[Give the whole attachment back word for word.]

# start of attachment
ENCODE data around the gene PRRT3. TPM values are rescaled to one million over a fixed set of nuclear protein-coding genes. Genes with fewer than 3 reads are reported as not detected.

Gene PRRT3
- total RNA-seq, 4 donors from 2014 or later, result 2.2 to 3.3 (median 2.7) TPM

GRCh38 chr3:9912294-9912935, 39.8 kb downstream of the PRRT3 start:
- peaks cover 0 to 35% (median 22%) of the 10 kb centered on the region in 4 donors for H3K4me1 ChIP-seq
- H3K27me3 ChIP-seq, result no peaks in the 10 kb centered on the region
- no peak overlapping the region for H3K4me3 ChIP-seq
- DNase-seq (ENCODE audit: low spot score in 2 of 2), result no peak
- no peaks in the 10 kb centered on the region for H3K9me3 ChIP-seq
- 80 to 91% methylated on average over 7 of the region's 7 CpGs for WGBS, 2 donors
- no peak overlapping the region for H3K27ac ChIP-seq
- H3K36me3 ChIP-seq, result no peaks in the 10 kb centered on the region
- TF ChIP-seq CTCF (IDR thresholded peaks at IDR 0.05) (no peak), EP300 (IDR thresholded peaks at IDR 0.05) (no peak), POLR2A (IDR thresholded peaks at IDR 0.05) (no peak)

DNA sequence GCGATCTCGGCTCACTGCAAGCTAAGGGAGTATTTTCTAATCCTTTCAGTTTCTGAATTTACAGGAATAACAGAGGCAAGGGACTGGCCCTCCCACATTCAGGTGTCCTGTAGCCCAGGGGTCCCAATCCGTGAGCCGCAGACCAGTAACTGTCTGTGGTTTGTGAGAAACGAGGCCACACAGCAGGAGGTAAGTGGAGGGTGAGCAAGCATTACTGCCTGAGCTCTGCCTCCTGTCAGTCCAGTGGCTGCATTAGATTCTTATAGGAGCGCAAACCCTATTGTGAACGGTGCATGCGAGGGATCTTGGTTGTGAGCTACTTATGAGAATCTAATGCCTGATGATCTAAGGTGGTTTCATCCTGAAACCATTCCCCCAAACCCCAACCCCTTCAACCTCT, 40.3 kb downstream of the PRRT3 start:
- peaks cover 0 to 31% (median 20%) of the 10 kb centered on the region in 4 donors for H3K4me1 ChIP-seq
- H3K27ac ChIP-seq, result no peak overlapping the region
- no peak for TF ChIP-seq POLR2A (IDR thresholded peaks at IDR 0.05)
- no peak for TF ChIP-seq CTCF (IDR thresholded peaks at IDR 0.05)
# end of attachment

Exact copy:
ENCODE data around the gene PRRT3. TPM values are rescaled to one million over a fixed set of nuclear protein-coding genes. Genes with fewer than 3 reads are reported as not detected.

Gene PRRT3
- total RNA-seq, 4 donors from 2014 or later, result 2.2 to 3.3 (median 2.7) TPM

GRCh38 chr3:9912294-9912935, 39.8 kb downstream of the PRRT3 start:
- peaks cover 0 to 35% (median 22%) of the 10 kb centered on the region in 4 donors for H3K4me1 ChIP-seq
- H3K27me3 ChIP-seq, result no peaks in the 10 kb centered on the region
- no peak overlapping the region for H3K4me3 ChIP-seq
- DNase-seq (ENCODE audit: low spot score in 2 of 2), result no peak
- no peaks in the 10 kb centered on the region for H3K9me3 ChIP-seq
- 80 to 91% methylated on average over 7 of the region's 7 CpGs for WGBS, 2 donors
- no peak overlapping the region for H3K27ac ChIP-seq
- H3K36me3 ChIP-seq, result no peaks in the 10 kb centered on the region
- TF ChIP-seq CTCF (IDR thresholded peaks at IDR 0.05) (no peak), EP300 (IDR thresholded peaks at IDR 0.05) (no peak), POLR2A (IDR thresholded peaks at IDR 0.05) (no peak)

DNA sequence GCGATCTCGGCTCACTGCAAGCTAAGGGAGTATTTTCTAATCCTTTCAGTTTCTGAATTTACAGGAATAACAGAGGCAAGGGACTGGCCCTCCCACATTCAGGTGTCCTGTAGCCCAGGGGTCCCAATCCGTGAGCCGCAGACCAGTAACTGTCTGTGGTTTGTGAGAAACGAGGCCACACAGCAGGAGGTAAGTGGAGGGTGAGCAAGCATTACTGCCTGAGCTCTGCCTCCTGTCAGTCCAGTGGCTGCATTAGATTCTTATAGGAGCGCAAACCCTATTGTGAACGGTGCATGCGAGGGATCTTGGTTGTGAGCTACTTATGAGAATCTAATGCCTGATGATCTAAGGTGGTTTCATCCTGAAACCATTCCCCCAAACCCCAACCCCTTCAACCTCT, 40.3 kb downstream of the PRRT3 start:
- peaks cover 0 to 31% (median 20%) of the 10 kb centered on the region in 4 donors for H3K4me1 ChIP-seq
- H3K27ac ChIP-seq, result no peak overlapping the region
- no peak for TF ChIP-seq POLR2A (IDR thresholded peaks at IDR 0.05)
- no peak for TF ChIP-seq CTCF (IDR thresholded peaks at IDR 0.05)